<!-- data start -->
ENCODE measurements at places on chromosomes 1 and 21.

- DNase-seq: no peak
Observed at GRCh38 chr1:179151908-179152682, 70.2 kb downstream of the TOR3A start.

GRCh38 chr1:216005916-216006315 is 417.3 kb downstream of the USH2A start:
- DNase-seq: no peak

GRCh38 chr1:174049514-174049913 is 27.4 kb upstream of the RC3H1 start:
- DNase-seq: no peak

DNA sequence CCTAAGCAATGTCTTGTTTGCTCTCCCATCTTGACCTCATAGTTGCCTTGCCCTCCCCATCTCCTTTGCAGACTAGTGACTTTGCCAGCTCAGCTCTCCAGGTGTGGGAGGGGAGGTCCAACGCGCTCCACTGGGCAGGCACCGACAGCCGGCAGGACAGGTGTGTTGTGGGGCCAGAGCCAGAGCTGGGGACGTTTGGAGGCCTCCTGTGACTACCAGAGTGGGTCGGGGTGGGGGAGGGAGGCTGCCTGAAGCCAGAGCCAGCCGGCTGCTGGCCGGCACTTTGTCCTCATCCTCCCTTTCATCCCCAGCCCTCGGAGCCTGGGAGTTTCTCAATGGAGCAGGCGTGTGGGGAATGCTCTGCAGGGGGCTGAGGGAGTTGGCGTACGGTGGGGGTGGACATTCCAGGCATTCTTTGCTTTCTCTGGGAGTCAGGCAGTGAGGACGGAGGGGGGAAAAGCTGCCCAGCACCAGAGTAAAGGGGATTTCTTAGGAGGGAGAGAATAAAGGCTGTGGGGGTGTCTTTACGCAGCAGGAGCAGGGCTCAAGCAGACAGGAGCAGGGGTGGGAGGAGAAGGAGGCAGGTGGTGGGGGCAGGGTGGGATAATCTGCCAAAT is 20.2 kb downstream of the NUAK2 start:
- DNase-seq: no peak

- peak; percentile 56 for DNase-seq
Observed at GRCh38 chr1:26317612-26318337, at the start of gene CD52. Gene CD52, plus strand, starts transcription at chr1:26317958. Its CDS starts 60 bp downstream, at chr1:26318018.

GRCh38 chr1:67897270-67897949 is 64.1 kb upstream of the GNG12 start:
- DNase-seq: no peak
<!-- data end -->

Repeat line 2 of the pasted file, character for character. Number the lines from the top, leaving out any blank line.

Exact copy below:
- DNase-seq: no peak